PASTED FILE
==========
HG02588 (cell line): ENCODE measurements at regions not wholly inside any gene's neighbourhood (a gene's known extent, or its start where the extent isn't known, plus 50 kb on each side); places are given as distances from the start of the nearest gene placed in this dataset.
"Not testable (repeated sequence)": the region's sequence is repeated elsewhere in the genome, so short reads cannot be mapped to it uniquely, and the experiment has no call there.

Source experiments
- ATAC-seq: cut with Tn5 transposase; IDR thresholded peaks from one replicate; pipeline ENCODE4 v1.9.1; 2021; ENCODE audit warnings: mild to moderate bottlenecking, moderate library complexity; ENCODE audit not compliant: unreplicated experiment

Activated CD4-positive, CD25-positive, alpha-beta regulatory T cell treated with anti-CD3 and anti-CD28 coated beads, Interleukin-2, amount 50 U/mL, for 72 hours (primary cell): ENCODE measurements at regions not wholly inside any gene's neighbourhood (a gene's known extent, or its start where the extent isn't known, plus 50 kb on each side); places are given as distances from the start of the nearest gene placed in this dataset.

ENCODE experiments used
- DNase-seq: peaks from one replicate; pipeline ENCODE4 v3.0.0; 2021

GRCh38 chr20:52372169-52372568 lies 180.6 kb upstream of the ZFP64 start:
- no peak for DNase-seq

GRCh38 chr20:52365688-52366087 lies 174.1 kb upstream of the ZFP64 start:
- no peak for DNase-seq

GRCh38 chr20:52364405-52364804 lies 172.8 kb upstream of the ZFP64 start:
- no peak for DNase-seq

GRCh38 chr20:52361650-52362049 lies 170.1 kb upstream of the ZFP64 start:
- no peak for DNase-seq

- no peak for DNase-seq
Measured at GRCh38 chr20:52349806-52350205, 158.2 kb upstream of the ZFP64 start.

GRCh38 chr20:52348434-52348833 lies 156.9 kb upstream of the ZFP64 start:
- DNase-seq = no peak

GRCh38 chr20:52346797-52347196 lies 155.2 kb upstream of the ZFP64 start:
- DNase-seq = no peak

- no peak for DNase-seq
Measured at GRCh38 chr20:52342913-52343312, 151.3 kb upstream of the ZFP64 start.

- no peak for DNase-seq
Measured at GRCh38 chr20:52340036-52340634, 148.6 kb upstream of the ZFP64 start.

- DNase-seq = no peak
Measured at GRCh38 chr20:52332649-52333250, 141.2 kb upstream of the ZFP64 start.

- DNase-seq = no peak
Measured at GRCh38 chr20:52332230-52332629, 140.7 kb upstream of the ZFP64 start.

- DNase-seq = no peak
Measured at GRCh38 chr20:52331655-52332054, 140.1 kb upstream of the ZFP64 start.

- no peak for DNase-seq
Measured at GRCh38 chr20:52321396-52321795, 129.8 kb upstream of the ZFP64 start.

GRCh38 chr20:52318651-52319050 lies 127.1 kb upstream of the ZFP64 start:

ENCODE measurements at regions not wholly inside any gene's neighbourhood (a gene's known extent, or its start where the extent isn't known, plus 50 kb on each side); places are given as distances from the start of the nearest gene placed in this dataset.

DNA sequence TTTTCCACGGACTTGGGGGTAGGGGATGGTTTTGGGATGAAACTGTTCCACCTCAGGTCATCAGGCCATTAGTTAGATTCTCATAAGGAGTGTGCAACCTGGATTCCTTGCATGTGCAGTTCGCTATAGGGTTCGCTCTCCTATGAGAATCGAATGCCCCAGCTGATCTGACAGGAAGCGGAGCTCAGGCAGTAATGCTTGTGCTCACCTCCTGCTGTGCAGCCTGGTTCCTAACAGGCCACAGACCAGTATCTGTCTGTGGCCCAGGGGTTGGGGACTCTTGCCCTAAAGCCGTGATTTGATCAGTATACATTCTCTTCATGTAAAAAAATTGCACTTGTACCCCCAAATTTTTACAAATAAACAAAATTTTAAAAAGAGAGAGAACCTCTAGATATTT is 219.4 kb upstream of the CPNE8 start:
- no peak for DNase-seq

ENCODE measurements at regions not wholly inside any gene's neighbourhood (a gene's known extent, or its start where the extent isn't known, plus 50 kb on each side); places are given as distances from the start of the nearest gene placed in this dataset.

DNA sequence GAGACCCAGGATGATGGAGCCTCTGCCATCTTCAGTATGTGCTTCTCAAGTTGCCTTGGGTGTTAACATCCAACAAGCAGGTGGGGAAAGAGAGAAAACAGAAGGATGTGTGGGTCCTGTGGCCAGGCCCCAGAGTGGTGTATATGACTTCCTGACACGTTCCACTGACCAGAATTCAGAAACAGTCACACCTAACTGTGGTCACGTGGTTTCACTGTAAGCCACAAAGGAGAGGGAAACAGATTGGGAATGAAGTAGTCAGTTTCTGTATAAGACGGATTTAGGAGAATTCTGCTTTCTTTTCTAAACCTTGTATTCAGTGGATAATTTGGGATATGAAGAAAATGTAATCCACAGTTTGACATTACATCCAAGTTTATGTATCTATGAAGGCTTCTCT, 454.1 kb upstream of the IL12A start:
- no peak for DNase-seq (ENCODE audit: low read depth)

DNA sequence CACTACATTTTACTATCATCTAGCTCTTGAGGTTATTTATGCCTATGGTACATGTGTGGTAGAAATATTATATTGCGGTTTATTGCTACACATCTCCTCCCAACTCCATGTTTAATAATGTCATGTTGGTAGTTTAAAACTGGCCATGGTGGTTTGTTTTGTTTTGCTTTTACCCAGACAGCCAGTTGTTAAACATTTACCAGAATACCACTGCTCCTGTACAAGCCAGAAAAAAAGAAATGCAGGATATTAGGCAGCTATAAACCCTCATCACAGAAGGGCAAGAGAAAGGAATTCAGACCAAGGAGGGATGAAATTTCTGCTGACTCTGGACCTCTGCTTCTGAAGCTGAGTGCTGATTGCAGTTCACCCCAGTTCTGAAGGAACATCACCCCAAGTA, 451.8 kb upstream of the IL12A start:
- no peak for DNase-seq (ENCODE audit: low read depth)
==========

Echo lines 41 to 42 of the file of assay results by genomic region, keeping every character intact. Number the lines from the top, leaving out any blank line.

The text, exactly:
DNA sequence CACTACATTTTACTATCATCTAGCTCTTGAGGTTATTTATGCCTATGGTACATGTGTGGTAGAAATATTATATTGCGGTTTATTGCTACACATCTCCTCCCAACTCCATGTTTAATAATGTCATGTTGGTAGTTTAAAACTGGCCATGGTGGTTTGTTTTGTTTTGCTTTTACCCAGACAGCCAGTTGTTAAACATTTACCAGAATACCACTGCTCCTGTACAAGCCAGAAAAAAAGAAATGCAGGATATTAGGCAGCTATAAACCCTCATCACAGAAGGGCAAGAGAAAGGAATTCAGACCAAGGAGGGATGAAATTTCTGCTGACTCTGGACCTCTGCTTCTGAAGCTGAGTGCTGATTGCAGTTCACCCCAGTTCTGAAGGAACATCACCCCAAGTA, 451.8 kb upstream of the IL12A start:
- no peak for DNase-seq (ENCODE audit: low read depth)